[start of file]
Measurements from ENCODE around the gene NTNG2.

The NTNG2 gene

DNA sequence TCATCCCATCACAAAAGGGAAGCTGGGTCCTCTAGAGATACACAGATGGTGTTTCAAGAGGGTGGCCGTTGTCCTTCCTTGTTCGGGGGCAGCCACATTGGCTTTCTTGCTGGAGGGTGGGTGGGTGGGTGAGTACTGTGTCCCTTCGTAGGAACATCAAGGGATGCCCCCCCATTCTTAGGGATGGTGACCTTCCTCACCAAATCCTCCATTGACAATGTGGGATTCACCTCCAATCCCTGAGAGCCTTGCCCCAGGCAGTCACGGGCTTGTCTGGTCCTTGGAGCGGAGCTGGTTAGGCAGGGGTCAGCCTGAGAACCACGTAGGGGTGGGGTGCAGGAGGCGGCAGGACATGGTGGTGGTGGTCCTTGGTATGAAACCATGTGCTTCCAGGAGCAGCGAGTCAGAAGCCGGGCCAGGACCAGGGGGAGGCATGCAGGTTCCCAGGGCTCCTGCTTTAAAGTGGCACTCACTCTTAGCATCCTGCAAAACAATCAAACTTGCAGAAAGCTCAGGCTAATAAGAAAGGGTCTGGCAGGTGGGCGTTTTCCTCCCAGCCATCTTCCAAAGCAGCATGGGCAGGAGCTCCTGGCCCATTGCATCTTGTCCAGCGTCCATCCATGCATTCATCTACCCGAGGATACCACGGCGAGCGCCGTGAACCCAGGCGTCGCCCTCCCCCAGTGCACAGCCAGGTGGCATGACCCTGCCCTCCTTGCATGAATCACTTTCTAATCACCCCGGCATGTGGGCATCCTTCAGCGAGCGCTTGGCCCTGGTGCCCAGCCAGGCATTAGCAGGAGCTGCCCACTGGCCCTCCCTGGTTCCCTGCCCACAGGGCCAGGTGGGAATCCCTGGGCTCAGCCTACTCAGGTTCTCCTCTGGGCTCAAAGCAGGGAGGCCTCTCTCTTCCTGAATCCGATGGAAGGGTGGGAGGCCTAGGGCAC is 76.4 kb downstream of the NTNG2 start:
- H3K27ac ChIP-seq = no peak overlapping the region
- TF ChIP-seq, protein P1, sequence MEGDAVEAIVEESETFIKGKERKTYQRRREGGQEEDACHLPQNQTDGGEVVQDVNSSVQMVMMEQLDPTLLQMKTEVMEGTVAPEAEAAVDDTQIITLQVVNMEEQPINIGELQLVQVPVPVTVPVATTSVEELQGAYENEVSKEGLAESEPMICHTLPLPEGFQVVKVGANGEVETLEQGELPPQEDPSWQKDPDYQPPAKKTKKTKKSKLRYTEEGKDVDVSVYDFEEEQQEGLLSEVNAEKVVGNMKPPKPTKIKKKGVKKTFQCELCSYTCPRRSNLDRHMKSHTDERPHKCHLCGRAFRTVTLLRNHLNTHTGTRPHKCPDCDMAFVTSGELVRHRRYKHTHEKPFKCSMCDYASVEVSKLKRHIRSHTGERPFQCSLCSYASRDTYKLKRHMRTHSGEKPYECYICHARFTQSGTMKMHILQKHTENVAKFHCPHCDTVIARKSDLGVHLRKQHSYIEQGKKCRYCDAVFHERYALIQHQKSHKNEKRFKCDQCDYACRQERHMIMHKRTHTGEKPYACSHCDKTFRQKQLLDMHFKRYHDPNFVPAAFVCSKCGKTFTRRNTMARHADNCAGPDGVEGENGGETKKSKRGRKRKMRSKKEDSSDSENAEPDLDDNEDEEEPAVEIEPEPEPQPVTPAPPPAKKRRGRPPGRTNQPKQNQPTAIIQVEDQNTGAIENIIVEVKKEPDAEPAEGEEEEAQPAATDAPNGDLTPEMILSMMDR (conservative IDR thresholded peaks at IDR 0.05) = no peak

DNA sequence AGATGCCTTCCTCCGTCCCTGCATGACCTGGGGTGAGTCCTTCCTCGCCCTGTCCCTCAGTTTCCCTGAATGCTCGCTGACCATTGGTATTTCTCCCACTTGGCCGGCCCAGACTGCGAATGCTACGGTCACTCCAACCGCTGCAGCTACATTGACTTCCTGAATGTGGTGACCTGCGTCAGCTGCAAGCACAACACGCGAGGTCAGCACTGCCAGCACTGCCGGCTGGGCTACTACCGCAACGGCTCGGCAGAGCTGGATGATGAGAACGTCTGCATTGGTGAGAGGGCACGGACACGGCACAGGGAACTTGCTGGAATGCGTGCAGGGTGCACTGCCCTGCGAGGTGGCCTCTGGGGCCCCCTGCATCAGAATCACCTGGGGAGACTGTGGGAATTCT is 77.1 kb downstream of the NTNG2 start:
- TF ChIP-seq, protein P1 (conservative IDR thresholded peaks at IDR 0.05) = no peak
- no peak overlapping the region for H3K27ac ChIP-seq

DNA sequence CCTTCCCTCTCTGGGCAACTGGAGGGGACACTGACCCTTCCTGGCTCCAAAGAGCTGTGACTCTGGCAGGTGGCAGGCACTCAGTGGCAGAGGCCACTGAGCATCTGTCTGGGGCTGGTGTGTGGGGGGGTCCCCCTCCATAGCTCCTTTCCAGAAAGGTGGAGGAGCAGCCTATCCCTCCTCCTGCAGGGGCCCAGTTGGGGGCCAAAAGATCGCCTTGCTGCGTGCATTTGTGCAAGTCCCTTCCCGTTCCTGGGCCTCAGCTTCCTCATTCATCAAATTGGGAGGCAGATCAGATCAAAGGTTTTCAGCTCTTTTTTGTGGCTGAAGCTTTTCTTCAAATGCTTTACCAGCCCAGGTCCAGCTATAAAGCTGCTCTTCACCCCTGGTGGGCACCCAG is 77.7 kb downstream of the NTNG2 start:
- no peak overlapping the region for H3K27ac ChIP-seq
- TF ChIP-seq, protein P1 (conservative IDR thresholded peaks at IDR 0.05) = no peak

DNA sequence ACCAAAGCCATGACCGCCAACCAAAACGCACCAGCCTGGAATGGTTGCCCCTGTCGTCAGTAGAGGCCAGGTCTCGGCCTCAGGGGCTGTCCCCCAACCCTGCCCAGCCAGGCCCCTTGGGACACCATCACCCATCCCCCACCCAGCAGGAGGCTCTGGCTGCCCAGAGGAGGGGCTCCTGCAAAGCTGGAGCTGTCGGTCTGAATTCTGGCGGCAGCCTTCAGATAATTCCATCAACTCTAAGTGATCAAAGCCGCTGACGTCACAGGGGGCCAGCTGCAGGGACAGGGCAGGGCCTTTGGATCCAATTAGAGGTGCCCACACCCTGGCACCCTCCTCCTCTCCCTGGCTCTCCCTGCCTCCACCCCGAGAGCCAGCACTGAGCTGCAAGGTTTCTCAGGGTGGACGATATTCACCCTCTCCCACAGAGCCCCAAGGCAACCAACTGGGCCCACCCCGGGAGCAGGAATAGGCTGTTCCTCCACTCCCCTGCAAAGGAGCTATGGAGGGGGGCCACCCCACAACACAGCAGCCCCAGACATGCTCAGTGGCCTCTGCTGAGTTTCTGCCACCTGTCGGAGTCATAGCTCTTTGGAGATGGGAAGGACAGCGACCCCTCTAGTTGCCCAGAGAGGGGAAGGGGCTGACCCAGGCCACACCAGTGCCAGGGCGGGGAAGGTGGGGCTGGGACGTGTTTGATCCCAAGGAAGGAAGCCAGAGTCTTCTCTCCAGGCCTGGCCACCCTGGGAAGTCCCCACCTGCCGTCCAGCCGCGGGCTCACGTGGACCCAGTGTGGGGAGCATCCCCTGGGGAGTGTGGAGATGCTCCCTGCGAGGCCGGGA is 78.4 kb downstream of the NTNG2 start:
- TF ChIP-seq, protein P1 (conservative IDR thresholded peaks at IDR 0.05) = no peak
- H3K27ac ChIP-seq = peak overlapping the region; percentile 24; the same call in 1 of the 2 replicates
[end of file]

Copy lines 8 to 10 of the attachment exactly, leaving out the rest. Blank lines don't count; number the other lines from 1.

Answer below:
- no peak overlapping the region for H3K27ac ChIP-seq

DNA sequence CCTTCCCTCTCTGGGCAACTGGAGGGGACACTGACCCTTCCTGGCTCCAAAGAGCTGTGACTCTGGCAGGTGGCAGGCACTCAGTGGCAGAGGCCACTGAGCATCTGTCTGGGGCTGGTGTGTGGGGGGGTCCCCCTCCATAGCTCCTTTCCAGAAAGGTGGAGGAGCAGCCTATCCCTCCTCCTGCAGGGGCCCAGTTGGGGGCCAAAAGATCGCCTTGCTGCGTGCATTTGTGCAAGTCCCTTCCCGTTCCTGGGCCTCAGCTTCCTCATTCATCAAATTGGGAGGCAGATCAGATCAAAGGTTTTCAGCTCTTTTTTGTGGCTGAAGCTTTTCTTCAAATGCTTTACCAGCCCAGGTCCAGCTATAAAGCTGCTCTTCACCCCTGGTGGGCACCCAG is 77.7 kb downstream of the NTNG2 start:
- no peak overlapping the region for H3K27ac ChIP-seq